Garlic has been used medicinally for centuries. Some studies have shown a blood-pressure-lowering effect of garlic supplementation. In one meta-analysis, people with high blood pressure saw an eight-point reduction in their blood pressure with garlic supplementation.

Garlic can be taken in the following forms:

  • Raw garlic
  • Powdered
  • Liquid garlic extracts

Note that garlic supplementation can increase bleeding and should be used cautiously in people taking blood-thinning medication.

Fish Oil

Fish oil contains omega-3 fatty acids, which have several potential beneficial health effects for brain and heart health.

While previous studies of omega-3 fatty acid supplementation showed a possible benefit for cardiovascular health, the results were mixed and the required dose to have an effect has been unclear.

A 2022 meta-analysis published in the Journal of the American Heart Association showed that supplementation with 3 grams of omega-3 fatty acid lowered blood pressure by just over 2.6 points.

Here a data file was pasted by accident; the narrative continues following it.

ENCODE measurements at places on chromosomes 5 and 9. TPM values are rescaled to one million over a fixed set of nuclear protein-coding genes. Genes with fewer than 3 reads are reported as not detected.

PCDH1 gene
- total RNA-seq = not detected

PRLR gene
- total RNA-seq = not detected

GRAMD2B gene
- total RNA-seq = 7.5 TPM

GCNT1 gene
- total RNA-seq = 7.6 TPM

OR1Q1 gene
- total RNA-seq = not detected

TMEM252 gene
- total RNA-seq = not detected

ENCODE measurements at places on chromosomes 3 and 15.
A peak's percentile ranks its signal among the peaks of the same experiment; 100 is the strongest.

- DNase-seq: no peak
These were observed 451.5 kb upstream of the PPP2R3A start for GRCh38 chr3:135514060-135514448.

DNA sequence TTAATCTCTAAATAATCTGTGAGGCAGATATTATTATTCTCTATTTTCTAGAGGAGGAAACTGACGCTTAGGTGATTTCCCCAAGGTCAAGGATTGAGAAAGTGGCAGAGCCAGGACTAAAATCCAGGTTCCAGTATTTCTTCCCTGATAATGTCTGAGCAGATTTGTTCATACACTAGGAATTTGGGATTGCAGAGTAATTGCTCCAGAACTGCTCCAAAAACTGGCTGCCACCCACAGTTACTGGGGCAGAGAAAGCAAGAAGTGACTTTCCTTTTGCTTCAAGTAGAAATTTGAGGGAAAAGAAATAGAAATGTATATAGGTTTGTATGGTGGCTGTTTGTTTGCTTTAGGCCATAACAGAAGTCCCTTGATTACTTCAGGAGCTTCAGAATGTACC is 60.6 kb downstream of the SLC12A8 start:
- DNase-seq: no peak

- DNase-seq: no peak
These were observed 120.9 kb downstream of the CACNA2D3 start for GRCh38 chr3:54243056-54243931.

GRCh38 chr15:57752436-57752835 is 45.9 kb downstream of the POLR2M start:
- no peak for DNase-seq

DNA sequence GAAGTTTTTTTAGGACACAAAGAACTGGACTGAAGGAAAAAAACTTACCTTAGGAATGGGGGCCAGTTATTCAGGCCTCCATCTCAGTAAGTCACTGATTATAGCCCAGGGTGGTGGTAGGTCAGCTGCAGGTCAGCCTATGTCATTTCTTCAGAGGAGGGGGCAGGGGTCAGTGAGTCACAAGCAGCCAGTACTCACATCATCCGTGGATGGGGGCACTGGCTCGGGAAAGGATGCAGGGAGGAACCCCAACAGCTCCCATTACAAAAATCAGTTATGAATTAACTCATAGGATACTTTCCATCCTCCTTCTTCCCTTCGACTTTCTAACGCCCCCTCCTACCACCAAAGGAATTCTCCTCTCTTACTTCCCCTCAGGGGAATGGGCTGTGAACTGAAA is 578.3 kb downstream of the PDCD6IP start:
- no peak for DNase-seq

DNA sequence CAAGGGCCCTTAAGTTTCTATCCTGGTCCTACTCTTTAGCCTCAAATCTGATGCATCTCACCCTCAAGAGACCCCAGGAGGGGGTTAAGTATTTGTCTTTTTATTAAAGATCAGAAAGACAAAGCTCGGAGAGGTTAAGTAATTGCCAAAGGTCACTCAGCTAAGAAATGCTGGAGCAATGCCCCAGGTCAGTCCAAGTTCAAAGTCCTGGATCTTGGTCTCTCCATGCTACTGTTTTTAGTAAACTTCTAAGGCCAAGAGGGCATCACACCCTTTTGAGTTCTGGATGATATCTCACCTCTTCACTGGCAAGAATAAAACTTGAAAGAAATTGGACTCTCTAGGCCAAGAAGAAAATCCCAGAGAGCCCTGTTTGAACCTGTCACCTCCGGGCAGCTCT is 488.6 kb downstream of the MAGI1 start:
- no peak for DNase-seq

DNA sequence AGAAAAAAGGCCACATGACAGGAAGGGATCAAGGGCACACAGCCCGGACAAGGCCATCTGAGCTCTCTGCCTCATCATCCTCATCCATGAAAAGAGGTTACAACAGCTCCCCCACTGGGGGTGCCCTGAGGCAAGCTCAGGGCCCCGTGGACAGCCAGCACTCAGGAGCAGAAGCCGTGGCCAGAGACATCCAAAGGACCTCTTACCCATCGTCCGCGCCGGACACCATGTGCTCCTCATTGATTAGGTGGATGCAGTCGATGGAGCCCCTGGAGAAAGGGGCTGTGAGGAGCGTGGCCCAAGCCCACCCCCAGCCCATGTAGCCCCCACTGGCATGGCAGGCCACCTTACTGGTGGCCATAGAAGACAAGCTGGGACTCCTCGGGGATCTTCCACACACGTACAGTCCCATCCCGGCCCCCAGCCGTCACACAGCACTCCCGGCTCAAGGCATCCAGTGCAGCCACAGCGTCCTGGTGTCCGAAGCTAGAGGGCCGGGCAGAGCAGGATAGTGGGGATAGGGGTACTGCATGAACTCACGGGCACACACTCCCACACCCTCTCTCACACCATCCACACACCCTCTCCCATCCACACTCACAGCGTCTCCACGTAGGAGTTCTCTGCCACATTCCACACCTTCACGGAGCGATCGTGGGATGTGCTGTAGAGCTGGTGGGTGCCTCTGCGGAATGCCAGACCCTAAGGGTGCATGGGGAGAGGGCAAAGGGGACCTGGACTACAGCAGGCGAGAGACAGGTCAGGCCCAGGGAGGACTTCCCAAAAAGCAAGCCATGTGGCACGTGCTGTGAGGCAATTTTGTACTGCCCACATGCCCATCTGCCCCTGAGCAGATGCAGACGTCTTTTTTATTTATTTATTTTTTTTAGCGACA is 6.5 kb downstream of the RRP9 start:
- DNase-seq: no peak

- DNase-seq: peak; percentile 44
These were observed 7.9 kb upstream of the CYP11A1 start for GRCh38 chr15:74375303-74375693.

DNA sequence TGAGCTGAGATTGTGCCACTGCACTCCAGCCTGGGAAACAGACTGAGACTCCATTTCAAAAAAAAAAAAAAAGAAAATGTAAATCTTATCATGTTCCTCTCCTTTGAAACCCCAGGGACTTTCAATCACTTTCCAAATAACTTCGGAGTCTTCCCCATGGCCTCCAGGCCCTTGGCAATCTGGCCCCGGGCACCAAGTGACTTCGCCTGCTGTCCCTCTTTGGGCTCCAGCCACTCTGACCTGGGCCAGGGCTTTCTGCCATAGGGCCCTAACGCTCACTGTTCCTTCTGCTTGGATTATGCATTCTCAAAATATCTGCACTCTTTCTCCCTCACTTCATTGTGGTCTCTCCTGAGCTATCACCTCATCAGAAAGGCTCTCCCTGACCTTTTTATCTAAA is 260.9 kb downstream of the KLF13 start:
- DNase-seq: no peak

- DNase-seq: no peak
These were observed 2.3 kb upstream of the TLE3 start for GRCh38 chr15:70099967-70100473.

The American Heart Association recommends eating two servings of fatty fish a week as part of a heart-healthy diet. Fish oil supplements can also be purchased over the counter.

Green Tea

For centuries, tea has been used medicinally in East Asian cultures. Green tea is known for its high levels of antioxidants, and it may have a blood pressure-lowering effect as well. A 2020 meta-analysis showed that short-term green tea supplementation lowered blood pressure by about 1.2 points.

Green tea can be consumed as a tea or extracts can be taken as a supplement. Note that green tea extract has been associated with liver injury in some people, and may interact with medications.

Substances to Avoid